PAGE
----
Clothed in rage and black balaclavas, anarchists have shown up at anti-Trump protests and campus actions against right-wing figures, often as the most or the only militant force. They burned a limo and broke windows near the White House during the inauguration. They were at Berkeley, agitating against right-wing provocateur Milo Yiannopoulos and at NYU trying to shut down comedian Gavin McInnes. When white supremacist Richard Spencer got sucker-punched on video at the inauguration, many in the blossoming anarchist Twittersphere became armchair Nazi-punchers.
In the history of anarchist theory and practice stretching back to the mid-19th century, there is a strand of violence (as well as of brutal police repression), which has publicized and often discredited the movement. But it’s an appropriate time to point out that there’s also a rich tradition of pacifist and peace-oriented anarchism, particularly in the United States, which includes such figures as the feminists Lucretia Mott and Sarah Grimké, the abolitionists William Lloyd Garrison and Nathaniel Peabody Rogers, and, moving further abroad, the novelist Leo Tolstoy.
Garrison, for example, was called an “absolute non-resistant,” which was also true of Mott, a devout Quaker. Both opposed the government of human beings by human beings on the ground both that it was tantamount to slavery and that it rested on physical violence.
Declaring the position of the Peace Convention in Boston in 1838, Garrison wrote: “We cannot acknowledge allegiance to any human government; neither can we oppose any such government by a resort to physical force. We are bound by the laws of a kingdom which is not of this world; the subjects of which are forbidden to fight, which has no state lines, no national partitions, no geographical boundaries; in which there is no distinction of rank, or division of caste, or inequality of sex.”
Tolstoy reprinted the whole of Garrison’s declaration in his book The Kingdom of God Is Within You, which was in turn important in the development of Gandhi and King’s approaches to non-violent resistance.
Potentially at least, anarchism and pacifism are, as Garrison and Tolstoy saw, bound together conceptually; it’s plausible to argue that government could not operate at all without physical force, coercion, incarceration, and other forms of violence, so that pacifism entails the rejection of state power. Mott said that people “should have no participation in a government based upon the life-taking principle—upon retaliation and the sword.” On the other hand, anarchism does not entail pacifism, and many anarchists have considered themselves insurrectionists and violent revolutionaries.
This debate has extended throughout the history of anarchism. In DC and London in the 1980s, for example, the political punk movement split between militant anti-fascists and “peace punks.” The two strands continue among anarchists now, though the more war-like party is the more visible.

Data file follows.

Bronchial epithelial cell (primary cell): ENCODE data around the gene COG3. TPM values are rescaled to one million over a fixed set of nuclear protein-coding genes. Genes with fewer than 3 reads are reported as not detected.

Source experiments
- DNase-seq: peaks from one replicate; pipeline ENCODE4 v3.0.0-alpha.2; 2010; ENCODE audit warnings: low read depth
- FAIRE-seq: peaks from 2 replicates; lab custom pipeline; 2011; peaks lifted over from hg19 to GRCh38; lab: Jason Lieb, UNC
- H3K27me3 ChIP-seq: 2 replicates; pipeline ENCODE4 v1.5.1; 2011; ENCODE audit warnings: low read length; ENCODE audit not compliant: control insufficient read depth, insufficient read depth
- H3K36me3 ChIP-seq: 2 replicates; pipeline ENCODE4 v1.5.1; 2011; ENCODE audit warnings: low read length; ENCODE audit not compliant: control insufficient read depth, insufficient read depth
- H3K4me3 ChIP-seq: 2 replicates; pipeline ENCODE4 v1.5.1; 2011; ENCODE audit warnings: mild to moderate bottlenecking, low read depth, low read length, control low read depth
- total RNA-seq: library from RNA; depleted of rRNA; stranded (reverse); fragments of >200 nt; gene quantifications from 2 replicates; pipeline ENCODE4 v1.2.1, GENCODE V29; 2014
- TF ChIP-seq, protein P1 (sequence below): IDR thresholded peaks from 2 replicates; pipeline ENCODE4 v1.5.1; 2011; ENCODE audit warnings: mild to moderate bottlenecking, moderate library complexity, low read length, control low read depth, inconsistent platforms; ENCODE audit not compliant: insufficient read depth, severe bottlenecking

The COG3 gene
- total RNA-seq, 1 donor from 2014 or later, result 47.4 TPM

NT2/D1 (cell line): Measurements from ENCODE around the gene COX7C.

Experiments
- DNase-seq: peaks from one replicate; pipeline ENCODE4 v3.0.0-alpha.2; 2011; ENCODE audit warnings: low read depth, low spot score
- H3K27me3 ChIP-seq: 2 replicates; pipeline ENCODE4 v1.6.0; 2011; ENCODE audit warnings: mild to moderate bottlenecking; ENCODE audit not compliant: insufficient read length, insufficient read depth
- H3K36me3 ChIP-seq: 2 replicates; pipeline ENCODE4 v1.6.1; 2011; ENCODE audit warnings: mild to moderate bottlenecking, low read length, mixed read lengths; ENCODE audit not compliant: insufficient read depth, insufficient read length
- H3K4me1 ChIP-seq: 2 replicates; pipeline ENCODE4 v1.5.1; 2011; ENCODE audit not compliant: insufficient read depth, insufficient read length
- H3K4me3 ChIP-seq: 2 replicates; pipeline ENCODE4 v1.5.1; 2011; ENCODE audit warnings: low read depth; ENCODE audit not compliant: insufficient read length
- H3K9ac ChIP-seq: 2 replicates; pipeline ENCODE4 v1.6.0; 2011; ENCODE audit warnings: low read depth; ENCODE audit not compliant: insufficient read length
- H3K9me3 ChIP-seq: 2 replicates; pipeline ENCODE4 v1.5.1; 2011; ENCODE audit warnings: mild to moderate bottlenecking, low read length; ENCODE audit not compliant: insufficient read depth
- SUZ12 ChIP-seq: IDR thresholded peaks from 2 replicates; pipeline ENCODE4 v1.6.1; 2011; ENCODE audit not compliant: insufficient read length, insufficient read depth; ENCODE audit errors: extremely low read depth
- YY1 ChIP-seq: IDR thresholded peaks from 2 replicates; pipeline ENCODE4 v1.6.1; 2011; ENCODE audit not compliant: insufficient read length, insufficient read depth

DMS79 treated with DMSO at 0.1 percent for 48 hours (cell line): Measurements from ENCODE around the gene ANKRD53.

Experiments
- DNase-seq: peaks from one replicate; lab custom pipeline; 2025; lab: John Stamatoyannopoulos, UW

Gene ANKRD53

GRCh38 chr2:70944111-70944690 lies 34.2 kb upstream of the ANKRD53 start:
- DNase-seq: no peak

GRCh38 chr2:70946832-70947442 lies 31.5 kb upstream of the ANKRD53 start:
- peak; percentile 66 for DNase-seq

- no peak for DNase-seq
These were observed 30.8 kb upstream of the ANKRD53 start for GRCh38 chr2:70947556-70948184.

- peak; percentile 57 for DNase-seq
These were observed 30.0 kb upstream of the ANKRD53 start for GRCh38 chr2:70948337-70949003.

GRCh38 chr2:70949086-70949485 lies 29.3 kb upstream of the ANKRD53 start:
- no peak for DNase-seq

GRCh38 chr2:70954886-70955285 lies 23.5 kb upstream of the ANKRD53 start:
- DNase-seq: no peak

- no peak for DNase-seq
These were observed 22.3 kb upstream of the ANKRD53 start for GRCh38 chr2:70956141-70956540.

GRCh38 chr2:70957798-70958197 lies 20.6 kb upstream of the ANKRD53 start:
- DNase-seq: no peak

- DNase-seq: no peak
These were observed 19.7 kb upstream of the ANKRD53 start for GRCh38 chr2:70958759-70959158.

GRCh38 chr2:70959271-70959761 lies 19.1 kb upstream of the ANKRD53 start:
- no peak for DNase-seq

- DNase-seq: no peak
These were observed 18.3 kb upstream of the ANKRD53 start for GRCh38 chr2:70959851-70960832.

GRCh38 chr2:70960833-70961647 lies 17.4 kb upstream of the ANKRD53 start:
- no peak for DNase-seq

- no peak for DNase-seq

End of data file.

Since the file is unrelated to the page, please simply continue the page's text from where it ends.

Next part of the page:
What’s perhaps new in anarchism for 2017, after its intersections with anti-globalization and anti-austerity movements, with Occupy and Black Lives Matter, is its censoriousness, its concentration on erasing symbols and silencing speakers. Anarchists, particularly in the United States—people like Ezra Heywood and Emma Goldman—were foursquare advocates of free speech. In 1878, Heywood was sentenced to two years’ hard labor for disseminating information about birth control, and in 1917 Goldman was deported for opposing conscription during World War I.
The idea of anarchists turning against free speech is in excruciating tension with the anarchist tradition, pacifist or not. Few groups have been so vilified and so caricatured, and no set of political beliefs has been as subject to censorship. Emma Goldman, for example, was a free-speech fundamentalist, appealing to Jefferson and Thoreau even as she was thrown in Rikers Island for urging hungry people to “take bread.”
As she wrote in 1908: “I believe that free speech and press mean that I may say and write what I please. This right, when regulated by constitutional provisions, legislative enactments, almighty decisions of the policeman’s club, becomes a farce. I am well aware that I will be warned of the consequences if we remove the chains from speech and press. I believe, however, that the cure of consequences resulting from unlimited exercise of expression is to allow more expression.”
That same year, Roger Baldwin, later one of the founders of the American Civil Liberties Union, saw Goldman speak on this subject and devoted his life to the cause of free speech.
Like many longstanding political movements, or perhaps more than any, really, anarchism comes in many forms; there are many liberatory possibilities to explore. I hope today’s black bloc anarchists and campus radicals will do that.
Check out a gallery of peaceful anarchists here.
—Crispin Sartwell is the author of Against the State: an Introduction to Anarchist Political Theory.